Survey and Landcare support for surrounding farms has linked and enhanced habitat between the major coastal national parks on either side of The Crossing. The camp property and surrounds support many endangered and vulnerable species listed on Schedules 1 and 2 of the Threatened Species Conservation Act 1995.

Koala Habitat Trees

The most important trees for koalas on the Wilderness Coast are:

  1. Eucalyptus longifolia (woollybut)
  2. Eucalyptus globoidea (white stringybark)
  3. Eucalyptus cypellocarpa (monkey gum)

Also important are:

  • Eucalyptus tricarpa (ironbark)
  • Eucalyptus bosistoana (coast grey box)
  • Eucalyptus sieberi (silver topped ash)

The Crossing continues to involve young people in Habitat Survey as a core part of our programs.

Voluntary Conservation Area

School Journeys to Sustainability

Threatened Species


The Crossing Threatened Species Habitats

Preferred Feed Trees

Woollybutt (E. longifolia), Monkey Gum (E. cypellocarpa), White Stringybark (E. gIoboidea) and Coastal Grey Box (E.bosistoana) are preferred koala browse species in the area. These species are present on the property, though in small numbers. Yertchuck (E. consideniana) is also a food source and large numbers of this species are present on the property. Ribbon or Manna Gum (E. viminalis) is also considered a primary koala feed tree; but only when growing on fertile soils. This species along with Blue Gum (E.maidenii) has been recorded on the creek bank soils.

Young Trees

In the forest, the young age of some trees limits the availability of large hollows for the larger possums and gliders, such as the greater glider (Petaurus volans). However, large hollow-dependent animals such as the glossy tailed black cockatoo have been seen feeding on the property and a family of yellow-bellied gliders (Petaurus australis) are present as well as the common brushtail possum (Trichosurus vulpecula).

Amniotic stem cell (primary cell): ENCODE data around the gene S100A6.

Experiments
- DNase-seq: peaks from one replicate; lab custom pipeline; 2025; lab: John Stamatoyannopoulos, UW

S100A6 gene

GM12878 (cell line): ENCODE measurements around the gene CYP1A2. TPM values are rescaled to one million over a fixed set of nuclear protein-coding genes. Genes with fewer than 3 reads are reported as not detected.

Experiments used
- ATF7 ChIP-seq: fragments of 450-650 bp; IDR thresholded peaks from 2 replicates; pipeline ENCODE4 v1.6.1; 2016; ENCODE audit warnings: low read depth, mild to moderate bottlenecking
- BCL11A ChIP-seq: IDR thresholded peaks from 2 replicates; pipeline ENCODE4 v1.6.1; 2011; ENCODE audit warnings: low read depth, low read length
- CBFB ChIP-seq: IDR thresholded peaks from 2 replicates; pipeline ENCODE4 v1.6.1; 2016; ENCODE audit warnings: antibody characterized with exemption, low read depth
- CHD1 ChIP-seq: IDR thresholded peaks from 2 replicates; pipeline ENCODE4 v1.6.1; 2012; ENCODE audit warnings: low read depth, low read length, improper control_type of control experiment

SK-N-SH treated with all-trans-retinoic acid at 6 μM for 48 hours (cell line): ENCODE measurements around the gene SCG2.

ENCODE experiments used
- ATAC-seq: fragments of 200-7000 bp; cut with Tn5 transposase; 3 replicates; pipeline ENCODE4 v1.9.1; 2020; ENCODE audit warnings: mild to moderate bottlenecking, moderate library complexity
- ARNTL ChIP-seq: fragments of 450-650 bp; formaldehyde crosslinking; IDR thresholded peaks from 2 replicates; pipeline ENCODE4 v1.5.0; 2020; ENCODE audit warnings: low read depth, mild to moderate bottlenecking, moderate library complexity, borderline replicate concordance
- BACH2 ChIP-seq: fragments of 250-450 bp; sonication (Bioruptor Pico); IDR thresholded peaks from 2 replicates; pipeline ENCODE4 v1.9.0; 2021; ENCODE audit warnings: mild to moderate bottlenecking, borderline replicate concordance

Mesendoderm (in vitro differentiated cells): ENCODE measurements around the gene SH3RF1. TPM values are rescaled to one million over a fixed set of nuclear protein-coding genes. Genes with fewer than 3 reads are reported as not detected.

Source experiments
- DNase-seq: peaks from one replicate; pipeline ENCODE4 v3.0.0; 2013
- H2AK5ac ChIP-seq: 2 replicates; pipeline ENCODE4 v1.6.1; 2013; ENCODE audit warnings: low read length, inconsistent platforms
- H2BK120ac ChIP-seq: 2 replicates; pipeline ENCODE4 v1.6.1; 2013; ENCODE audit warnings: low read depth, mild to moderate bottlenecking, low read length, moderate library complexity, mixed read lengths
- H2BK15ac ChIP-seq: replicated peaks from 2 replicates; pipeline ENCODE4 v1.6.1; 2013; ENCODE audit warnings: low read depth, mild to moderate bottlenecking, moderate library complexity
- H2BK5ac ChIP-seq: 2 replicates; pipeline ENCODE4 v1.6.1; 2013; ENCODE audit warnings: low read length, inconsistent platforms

Smaller hollow-using species such as sugar gliders (Petaurus breviceps) and feather-tailed gliders (Acrobates pygmaeus) have also been recorded on the property, and the value of the forest to hollow-dependent species is improving with time. Small hollows in younger trees and fire-damaged trees are valuable for the many insectivorous bats present in the forest.  Grey headed flying foxes have also been seen on the property.


The River Flats

On the river flats there are a few large old grey and blue box which appear to have escaped the original clearing of the Property, and these may carry hollows of use to larger species of possums and gliders such as the greater glider.  Grey kangaroos also use the flats and swamp wallabies are seen at the edges of the forest grazing on shrubs near the education centre.

The River Nocturne

Most of these animals including a range of owls have been seen and heard at night as they are nocturnal.


By bank deposit

We are approved on the Australian Register of Environmental Organisations. This is our tax deductible, public fund:

BSB: 641800

Account no: 200415194

Account name:

The Crossing Land Education Trust Fund

Please put your name in the notes field.

Thank you for donating!